Austin restaurant owners split over opening to 100% capacity

Local business owners seem split down the middle when it comes to Governor Abbott’s announcement allowing all businesses to bump up capacity to 100%. Some tell FOX 7 Austin they are thrilled to get back to normal, while others remain unsure.

"Today is not a day to throw out all those protocols and to go back to life on March 1st. Each of these restaurants needs to be really thoughtful and have a discussion with their employees and their guests about interacting as they move forward," said Dr. Emily Williams Knight, President And CEO of the Texas Restaurant Association.

Tuesday, Governor Greg Abbott announced all businesses can re-open at 100% capacity. This does include bars.

"I think it's a little too soon," said Tinku Saini, CEO of Tarka Indian Kitchen.

At the beginning of this pandemic, restaurants were forced to only do carry-out to slow the spread of COVID-19. Over time, those businesses have adapted and have been operating at a 25% to 75% capacity for months.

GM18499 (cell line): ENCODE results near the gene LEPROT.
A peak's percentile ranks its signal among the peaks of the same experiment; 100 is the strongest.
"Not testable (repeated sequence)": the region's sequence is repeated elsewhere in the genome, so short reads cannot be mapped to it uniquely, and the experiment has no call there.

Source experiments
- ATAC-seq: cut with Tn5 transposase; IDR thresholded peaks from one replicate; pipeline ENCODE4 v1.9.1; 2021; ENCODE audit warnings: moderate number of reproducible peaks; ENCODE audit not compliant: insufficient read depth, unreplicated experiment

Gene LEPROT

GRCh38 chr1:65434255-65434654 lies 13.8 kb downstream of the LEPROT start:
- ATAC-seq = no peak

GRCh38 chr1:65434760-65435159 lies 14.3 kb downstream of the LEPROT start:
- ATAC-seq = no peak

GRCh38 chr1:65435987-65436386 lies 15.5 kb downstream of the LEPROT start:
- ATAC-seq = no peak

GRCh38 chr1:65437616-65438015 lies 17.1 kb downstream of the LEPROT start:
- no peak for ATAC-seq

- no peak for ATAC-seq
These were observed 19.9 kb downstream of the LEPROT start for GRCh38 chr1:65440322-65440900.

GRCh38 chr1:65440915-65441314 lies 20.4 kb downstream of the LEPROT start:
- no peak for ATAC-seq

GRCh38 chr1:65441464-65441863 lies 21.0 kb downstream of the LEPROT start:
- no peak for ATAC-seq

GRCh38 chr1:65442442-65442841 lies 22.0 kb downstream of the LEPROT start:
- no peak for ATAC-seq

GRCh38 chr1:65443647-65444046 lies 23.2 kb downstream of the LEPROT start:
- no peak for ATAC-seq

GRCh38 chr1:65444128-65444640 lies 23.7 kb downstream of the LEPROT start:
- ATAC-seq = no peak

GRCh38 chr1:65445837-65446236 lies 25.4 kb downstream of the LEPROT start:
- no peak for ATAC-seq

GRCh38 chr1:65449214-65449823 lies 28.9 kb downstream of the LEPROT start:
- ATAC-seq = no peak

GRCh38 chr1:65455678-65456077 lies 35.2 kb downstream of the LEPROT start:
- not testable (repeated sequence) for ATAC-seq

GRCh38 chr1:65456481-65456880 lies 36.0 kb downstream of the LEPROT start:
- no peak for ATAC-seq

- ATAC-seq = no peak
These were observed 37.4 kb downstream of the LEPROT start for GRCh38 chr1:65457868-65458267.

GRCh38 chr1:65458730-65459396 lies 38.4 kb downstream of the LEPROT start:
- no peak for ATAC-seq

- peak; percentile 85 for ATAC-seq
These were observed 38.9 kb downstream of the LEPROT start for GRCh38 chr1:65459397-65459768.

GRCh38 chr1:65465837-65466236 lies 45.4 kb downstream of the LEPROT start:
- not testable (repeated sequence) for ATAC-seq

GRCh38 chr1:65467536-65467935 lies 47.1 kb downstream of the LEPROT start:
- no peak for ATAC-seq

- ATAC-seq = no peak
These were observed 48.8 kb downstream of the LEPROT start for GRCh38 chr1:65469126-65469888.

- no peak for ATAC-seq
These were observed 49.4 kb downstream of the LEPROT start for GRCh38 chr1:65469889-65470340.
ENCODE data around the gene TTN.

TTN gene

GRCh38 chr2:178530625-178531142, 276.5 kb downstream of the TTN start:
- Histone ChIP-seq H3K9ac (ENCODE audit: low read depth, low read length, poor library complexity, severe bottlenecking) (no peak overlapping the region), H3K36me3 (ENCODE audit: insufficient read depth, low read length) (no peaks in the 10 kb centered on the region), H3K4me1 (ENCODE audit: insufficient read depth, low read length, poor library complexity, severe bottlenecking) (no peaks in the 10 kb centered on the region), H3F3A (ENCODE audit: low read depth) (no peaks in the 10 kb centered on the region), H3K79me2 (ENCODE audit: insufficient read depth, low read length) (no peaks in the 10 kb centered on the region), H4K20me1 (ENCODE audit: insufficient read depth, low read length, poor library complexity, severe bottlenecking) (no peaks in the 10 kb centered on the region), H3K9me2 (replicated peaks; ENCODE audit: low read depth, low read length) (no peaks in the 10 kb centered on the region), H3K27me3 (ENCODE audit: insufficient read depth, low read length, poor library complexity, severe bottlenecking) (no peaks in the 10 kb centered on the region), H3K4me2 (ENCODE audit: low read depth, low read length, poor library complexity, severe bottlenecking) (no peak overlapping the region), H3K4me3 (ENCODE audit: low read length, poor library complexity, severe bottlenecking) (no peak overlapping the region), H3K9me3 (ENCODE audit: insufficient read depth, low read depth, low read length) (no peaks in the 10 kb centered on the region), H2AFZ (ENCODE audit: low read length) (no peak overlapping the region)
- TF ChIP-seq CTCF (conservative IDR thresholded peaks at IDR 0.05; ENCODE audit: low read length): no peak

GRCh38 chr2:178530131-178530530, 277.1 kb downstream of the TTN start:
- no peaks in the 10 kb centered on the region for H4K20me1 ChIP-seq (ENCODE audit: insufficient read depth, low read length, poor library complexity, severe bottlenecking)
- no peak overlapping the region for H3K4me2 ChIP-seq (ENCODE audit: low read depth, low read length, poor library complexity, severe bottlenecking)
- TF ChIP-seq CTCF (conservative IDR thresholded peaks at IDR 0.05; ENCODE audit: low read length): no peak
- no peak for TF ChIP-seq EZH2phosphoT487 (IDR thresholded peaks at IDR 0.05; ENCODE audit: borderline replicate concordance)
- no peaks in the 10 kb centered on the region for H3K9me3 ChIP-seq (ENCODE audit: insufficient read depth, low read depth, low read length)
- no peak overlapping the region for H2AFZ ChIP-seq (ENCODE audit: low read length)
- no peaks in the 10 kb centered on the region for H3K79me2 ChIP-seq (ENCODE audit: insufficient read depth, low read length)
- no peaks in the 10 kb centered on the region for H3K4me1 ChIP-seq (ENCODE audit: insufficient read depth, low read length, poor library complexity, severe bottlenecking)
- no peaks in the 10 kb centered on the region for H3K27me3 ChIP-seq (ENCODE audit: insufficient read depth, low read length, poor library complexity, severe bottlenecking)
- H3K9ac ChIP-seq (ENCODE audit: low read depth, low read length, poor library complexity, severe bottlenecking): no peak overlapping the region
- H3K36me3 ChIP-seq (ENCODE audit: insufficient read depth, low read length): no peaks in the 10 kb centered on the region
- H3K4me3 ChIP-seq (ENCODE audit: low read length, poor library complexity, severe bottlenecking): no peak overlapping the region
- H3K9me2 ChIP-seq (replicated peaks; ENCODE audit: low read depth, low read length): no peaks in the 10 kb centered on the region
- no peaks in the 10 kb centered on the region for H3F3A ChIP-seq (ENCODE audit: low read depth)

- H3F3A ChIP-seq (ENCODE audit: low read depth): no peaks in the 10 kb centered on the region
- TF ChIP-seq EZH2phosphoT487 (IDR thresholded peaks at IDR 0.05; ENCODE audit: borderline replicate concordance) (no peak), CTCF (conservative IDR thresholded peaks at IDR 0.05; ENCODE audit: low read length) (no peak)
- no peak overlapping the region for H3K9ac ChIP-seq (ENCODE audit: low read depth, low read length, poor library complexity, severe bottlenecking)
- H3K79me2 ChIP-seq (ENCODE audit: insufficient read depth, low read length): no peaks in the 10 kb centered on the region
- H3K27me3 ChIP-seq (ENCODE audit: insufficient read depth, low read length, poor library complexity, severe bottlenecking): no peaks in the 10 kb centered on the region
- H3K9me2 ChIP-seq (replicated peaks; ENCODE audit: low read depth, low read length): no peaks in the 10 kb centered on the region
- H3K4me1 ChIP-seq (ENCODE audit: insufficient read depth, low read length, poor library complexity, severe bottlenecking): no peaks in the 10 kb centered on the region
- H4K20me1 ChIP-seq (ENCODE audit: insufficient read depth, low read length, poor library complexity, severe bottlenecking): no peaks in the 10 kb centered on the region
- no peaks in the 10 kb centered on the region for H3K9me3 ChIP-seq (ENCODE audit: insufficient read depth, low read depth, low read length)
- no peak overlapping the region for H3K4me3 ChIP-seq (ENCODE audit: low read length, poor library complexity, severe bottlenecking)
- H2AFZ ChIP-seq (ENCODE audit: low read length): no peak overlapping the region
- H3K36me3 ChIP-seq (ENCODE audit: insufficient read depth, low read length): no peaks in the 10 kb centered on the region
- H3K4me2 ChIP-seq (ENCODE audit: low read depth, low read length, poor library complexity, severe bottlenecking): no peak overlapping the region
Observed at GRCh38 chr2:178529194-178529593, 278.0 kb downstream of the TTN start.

"I just don't want to see all the progress we've made as a state, sort of, you know, be reversed by opening perhaps a little too early," said Saini.

Some restaurant owners say they will continue what they’ve been doing, and that means requiring guests to wear a mask and social distance tables. 

"As a company, we're just going to continue to do what we're doing. We understand that that isn't necessarily a decision that maybe everyone's going to agree with. Obviously, this is a very controversial topic in the country, but, for now, that's our decision, and we're just going to stick by it," said Robert Nethercut, COO of Z'tejas.

Meanwhile, other businesses owners say they're going to take up Governor Abbott’s new plan like bar owner Bob Woody. "Wear a mask if you want. There's people that are going to wear masks the rest of their lives and that's fine. It's okay, and you can come in if you want to wear your mask, but you don't have to."

The choice is up to each individual business owner to decide what to do.

"COVID is still here, and restaurants and really every single Texan must remain vigilant and follow the best practices to keep them and their neighbors safe," said Kelsey Erickson Streufert with the Texas Restaurant Association.